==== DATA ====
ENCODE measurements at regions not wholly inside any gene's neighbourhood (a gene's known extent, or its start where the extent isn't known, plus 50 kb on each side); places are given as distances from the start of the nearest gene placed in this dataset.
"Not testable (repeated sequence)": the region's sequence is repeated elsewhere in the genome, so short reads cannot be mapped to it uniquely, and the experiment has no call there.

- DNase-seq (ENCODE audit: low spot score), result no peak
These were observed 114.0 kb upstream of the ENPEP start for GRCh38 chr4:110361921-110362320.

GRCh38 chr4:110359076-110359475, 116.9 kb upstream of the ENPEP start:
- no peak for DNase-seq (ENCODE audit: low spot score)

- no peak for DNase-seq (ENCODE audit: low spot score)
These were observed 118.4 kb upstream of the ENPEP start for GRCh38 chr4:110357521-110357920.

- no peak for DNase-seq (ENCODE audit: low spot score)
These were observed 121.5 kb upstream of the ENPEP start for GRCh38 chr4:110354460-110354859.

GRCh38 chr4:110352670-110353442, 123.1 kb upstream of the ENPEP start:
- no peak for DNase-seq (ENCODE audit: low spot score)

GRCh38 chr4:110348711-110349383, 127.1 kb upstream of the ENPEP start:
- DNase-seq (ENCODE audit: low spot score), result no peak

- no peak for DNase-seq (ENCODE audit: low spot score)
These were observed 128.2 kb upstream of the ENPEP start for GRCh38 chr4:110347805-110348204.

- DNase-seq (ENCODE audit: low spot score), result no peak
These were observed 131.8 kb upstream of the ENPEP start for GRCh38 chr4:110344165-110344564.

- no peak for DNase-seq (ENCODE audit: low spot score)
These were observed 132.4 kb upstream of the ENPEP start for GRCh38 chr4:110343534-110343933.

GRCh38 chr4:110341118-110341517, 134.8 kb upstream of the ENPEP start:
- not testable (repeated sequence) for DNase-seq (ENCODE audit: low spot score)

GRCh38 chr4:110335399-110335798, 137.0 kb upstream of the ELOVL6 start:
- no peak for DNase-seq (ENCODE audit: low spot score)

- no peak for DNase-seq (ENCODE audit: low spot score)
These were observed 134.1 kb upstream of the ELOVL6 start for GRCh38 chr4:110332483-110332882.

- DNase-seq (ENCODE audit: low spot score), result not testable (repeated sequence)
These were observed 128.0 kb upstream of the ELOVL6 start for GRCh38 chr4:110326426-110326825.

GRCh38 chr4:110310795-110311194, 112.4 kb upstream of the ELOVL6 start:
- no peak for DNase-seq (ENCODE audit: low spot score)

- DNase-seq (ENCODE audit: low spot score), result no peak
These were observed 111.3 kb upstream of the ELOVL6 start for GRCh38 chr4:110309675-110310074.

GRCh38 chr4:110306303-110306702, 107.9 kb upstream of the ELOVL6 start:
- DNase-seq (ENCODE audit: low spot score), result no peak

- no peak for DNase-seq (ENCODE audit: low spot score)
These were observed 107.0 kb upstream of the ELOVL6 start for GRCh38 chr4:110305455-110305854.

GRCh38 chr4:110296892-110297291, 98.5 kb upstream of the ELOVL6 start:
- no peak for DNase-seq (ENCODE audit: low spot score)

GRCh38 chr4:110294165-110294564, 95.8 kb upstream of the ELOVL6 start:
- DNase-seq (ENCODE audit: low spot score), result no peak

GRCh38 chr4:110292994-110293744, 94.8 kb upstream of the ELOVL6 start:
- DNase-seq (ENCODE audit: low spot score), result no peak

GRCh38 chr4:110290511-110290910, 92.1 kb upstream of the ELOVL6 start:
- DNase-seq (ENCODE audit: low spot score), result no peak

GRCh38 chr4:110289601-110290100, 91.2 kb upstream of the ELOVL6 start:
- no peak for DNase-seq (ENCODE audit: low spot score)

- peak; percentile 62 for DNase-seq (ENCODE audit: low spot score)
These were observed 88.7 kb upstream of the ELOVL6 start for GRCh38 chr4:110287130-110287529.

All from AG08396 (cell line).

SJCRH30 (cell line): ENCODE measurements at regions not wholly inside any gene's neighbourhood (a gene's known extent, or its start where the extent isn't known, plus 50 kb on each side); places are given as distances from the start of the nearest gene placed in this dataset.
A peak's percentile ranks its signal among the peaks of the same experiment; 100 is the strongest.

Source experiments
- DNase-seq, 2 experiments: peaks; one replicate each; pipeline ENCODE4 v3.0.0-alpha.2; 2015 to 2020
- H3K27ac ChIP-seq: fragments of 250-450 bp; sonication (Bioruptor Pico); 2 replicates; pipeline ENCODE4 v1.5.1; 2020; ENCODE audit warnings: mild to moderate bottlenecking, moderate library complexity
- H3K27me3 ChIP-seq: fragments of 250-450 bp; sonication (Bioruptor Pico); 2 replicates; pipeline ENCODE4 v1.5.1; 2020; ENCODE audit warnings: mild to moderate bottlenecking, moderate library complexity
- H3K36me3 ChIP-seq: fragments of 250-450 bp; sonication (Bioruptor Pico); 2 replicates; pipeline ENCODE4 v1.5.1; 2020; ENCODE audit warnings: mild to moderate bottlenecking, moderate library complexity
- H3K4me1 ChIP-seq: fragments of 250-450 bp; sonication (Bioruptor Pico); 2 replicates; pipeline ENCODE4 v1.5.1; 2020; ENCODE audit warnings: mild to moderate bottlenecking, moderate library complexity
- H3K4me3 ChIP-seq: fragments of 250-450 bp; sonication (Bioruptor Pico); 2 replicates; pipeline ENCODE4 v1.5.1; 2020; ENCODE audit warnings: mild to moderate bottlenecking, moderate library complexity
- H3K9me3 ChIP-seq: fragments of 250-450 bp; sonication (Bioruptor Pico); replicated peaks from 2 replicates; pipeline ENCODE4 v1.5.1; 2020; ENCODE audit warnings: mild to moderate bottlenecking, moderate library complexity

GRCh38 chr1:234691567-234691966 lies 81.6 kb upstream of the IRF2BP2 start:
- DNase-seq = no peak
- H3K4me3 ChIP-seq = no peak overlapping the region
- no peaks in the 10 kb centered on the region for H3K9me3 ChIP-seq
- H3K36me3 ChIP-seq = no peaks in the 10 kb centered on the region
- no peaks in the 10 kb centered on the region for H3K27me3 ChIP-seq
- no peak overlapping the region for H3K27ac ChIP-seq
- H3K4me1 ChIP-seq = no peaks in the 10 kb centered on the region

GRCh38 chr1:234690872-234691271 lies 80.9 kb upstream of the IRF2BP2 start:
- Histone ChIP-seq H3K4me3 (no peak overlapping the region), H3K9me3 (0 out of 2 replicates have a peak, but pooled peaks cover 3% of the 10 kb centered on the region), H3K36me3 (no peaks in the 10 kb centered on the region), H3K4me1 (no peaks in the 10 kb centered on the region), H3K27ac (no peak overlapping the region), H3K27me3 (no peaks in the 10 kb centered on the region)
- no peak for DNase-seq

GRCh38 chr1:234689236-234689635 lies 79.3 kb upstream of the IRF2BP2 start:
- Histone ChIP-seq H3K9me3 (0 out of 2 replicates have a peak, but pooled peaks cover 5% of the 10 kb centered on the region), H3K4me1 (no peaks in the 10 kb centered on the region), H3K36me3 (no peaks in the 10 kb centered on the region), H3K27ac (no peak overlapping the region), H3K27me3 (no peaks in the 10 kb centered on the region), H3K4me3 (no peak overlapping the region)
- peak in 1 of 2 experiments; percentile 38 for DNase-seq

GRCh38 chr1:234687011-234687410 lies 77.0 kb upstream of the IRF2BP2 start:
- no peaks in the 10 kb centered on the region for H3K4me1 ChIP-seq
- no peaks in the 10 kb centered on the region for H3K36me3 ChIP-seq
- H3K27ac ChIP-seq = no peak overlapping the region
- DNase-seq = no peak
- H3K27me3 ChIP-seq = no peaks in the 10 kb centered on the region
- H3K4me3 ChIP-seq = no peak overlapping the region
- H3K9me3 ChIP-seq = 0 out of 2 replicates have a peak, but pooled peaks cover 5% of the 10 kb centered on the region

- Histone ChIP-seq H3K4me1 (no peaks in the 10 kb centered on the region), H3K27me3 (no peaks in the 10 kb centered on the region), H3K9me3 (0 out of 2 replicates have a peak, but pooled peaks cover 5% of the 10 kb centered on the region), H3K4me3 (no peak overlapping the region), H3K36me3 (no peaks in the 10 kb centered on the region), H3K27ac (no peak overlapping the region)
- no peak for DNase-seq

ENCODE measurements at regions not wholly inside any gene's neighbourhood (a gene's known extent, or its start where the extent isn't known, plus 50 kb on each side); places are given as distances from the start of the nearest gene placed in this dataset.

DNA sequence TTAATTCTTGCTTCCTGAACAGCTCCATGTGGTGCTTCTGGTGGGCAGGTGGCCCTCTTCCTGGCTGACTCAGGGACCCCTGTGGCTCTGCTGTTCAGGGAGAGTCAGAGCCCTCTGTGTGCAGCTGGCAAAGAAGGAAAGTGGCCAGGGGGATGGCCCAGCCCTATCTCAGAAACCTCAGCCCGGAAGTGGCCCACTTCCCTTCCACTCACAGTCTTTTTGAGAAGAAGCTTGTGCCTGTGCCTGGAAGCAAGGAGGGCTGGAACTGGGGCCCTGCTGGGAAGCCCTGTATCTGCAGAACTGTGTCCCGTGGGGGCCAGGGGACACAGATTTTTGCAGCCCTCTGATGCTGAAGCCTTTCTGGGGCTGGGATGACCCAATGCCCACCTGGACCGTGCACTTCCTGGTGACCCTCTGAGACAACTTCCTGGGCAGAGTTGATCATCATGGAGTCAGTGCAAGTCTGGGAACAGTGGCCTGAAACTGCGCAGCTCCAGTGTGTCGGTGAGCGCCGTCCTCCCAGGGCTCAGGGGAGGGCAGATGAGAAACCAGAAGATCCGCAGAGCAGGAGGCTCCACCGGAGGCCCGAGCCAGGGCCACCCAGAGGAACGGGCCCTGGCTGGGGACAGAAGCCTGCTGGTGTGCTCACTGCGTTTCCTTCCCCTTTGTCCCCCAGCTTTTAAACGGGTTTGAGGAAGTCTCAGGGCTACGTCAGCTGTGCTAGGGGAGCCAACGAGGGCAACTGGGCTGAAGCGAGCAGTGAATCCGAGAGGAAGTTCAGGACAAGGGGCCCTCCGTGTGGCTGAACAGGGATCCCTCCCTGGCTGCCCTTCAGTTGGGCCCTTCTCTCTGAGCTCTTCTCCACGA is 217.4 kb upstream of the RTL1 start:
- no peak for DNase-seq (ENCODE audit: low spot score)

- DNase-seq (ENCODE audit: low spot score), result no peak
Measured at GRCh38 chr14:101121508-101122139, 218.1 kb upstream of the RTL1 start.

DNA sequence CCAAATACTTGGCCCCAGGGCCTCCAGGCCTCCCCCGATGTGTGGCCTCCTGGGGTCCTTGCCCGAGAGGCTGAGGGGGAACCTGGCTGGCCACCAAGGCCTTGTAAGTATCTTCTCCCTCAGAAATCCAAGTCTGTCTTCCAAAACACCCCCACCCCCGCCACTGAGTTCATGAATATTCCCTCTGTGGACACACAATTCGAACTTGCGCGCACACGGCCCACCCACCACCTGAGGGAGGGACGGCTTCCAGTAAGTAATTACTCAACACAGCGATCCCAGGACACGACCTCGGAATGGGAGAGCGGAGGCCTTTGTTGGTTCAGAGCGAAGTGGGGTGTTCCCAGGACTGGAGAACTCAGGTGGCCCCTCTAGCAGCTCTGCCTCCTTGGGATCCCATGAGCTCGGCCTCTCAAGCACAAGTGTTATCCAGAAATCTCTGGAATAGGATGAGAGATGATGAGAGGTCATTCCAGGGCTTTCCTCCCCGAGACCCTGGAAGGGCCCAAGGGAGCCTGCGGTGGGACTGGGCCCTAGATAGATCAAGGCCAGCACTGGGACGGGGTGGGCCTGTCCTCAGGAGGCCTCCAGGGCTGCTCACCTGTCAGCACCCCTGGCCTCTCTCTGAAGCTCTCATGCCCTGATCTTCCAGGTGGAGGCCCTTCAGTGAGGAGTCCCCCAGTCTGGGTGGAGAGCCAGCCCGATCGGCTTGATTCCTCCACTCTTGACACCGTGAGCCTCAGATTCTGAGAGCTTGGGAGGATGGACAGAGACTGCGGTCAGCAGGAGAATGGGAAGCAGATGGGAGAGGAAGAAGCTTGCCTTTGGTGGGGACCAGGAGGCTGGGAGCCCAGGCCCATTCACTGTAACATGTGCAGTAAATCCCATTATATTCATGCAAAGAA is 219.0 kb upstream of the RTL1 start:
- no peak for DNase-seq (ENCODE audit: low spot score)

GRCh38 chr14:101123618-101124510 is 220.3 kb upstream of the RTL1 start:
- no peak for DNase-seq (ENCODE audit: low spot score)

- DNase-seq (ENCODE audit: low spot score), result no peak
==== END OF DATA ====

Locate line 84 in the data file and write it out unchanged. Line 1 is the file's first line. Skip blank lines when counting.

ENCODE measurements at regions not wholly inside any gene's neighbourhood (a gene's known extent, or its start where the extent isn't known, plus 50 kb on each side); places are given as distances from the start of the nearest gene placed in this dataset.